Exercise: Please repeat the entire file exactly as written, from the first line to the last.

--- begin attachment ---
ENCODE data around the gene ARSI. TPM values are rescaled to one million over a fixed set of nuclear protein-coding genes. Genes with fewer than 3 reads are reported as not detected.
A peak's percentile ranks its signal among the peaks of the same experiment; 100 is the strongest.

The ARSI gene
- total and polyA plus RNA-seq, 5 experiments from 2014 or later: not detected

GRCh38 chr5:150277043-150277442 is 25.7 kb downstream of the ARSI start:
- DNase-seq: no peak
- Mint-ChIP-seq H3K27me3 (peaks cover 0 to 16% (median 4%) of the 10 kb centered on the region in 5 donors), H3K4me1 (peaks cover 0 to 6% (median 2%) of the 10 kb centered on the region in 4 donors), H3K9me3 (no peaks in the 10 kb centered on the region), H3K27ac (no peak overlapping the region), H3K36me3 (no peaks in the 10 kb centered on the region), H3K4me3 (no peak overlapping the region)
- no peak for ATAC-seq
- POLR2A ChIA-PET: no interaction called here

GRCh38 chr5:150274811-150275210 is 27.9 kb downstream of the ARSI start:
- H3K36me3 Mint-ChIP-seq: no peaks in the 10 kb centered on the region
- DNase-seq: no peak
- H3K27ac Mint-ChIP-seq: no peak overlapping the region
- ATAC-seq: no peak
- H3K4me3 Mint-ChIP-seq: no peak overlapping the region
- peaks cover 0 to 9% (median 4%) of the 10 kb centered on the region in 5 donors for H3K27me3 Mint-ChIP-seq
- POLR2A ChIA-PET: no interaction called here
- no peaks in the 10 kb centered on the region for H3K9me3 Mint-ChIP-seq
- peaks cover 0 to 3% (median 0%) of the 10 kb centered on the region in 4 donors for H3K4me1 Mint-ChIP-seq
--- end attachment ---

ENCODE data around the gene ARSI. TPM values are rescaled to one million over a fixed set of nuclear protein-coding genes. Genes with fewer than 3 reads are reported as not detected.
A peak's percentile ranks its signal among the peaks of the same experiment; 100 is the strongest.

The ARSI gene
- total and polyA plus RNA-seq, 5 experiments from 2014 or later: not detected

GRCh38 chr5:150277043-150277442 is 25.7 kb downstream of the ARSI start:
- DNase-seq: no peak
- Mint-ChIP-seq H3K27me3 (peaks cover 0 to 16% (median 4%) of the 10 kb centered on the region in 5 donors), H3K4me1 (peaks cover 0 to 6% (median 2%) of the 10 kb centered on the region in 4 donors), H3K9me3 (no peaks in the 10 kb centered on the region), H3K27ac (no peak overlapping the region), H3K36me3 (no peaks in the 10 kb centered on the region), H3K4me3 (no peak overlapping the region)
- no peak for ATAC-seq
- POLR2A ChIA-PET: no interaction called here

GRCh38 chr5:150274811-150275210 is 27.9 kb downstream of the ARSI start:
- H3K36me3 Mint-ChIP-seq: no peaks in the 10 kb centered on the region
- DNase-seq: no peak
- H3K27ac Mint-ChIP-seq: no peak overlapping the region
- ATAC-seq: no peak
- H3K4me3 Mint-ChIP-seq: no peak overlapping the region
- peaks cover 0 to 9% (median 4%) of the 10 kb centered on the region in 5 donors for H3K27me3 Mint-ChIP-seq
- POLR2A ChIA-PET: no interaction called here
- no peaks in the 10 kb centered on the region for H3K9me3 Mint-ChIP-seq
- peaks cover 0 to 3% (median 0%) of the 10 kb centered on the region in 4 donors for H3K4me1 Mint-ChIP-seq